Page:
However, perhaps the most interesting thing about Gill is the fact that he completely re-branded his game from being an undersized post player who seldom shot a three, to being an efficient three point floor spacer in the EuroLeague.
Gill attempted only two three pointers in three entire seasons at Virginia, and was never asked to stretch out the floor. However, in Europe his role has completely changed, as Shved needs people to create space so he can penetrate to the basket and make the extra pass when needed.
Gill went from being a complete post player to shooting an incredible 46% on threes, 64% effective field goals, and holding by far the highest offensive rating of anyone on his team.
He did all this while continuing to show off his defensive prowess as a solid shut down two way hybrid forward, having the ability to guard on the perimeter and the post.
Gill had a mediocre Defensive Win Shares rating of just 1.0, but his team was weak as a whole defensively, and he had the highest net rating on the team. In other words, his defensive shortcomings didn't change the fortunes of Khimki, however his offense made a huge difference, and was the reason he led his teams in Win Shares overall.
Gill is also still only 24 years old, and the transition from playing the 4 to the 3 is a massive one, so his defensive ability can still be improved. He has all the athletic ability in the world, and is known for finishing high above the rim in the Euroleague.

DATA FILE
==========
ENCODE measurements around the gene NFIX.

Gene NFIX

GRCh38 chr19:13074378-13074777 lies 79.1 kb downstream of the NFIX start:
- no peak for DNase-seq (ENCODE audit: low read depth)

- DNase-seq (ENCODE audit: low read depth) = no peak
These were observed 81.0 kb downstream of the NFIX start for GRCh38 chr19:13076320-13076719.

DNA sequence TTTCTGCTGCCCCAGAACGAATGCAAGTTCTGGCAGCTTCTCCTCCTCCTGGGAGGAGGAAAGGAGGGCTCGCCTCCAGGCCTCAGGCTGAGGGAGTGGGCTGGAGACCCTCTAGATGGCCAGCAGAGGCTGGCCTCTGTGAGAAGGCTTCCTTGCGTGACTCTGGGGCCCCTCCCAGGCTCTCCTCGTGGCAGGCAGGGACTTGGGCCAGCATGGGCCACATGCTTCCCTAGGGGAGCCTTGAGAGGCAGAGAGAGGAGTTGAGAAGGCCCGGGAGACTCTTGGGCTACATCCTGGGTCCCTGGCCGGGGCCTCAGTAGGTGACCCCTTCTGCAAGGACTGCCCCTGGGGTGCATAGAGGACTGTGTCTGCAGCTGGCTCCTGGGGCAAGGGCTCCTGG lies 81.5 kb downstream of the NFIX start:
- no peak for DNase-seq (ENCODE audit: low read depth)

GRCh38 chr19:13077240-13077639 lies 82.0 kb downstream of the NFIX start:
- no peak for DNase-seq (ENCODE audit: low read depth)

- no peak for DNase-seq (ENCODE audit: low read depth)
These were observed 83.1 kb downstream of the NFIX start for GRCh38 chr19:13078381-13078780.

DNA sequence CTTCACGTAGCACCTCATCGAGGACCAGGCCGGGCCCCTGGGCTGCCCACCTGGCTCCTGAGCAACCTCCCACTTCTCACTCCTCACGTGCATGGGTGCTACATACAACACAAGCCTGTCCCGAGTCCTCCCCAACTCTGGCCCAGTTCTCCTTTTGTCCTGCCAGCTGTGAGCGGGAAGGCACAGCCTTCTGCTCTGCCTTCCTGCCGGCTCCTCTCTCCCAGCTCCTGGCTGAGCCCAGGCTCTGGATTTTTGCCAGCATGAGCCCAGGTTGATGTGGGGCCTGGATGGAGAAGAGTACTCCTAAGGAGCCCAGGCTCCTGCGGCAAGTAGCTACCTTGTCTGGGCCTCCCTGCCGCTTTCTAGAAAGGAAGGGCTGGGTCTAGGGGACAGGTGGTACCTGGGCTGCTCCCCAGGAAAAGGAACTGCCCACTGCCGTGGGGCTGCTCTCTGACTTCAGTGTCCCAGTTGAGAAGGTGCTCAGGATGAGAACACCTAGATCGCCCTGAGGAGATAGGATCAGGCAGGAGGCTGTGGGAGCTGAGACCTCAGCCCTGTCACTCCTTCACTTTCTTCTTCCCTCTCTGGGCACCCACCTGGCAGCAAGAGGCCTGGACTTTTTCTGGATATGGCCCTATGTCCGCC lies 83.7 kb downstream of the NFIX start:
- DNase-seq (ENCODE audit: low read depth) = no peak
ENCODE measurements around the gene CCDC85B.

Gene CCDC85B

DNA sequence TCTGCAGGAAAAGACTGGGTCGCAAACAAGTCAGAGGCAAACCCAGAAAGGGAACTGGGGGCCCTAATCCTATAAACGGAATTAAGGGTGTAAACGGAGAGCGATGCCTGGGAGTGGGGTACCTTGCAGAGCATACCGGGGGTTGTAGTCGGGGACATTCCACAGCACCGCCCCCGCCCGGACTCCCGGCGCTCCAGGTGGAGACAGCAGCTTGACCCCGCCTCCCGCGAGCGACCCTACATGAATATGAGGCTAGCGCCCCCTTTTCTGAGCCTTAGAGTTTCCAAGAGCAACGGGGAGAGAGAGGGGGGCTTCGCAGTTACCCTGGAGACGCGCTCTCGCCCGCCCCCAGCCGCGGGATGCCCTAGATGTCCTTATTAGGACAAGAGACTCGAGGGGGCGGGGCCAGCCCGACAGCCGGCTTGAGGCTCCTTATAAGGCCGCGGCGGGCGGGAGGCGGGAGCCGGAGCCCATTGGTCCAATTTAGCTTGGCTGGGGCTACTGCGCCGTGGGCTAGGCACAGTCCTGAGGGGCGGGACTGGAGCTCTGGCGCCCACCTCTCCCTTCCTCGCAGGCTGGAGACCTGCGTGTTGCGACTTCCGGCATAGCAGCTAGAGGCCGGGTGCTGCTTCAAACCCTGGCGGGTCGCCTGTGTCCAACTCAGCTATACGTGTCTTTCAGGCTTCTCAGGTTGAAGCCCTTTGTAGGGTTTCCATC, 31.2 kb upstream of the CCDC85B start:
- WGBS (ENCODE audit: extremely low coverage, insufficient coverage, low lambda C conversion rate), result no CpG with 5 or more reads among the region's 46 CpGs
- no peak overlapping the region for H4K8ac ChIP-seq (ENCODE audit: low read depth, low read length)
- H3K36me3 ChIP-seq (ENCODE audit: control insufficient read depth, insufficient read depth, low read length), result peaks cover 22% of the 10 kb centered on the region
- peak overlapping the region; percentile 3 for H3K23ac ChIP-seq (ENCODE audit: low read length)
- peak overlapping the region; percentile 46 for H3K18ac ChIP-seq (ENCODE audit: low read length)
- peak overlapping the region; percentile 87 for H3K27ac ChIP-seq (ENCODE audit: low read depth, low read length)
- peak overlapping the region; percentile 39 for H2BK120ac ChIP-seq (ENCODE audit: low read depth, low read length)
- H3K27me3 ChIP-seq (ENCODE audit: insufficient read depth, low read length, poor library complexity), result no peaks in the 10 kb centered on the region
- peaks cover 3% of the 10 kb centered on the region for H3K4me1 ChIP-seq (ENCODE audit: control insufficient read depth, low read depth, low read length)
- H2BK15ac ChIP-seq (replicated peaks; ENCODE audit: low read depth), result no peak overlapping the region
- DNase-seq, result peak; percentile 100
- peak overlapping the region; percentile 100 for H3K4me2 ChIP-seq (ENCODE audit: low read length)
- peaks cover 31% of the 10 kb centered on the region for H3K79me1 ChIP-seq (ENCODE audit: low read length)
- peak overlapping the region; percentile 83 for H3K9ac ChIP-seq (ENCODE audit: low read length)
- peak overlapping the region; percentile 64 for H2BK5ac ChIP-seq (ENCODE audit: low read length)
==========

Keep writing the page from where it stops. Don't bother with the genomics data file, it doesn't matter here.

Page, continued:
Gill is definitely not a lock, but the reason he didn't get enough looks from NBA teams was because he hadn't displayed an ability to shoot three pointers. Now that he has established that part of the game, there is no reason why he should still be in the Euroleague.
As we hear so often on national broadcasts: "You can never have too many shooters," and Gill is someone whose shooting is not the only aspect of his game. He can still post up, and he can put the ball on the floor.
Look for a team to snag Gill up for cheap in the offseason. Here is a short video that can help put all these words and numbers into visual context.
Player Three: (PG-SG) - 6"1 190 pounds - Mike James - Panathinaikos
Potential Role: Sixth man, instant offense and a second ball handler.
NBA Ceiling Comparisons: Jordan Clarkson and Reggie Jackson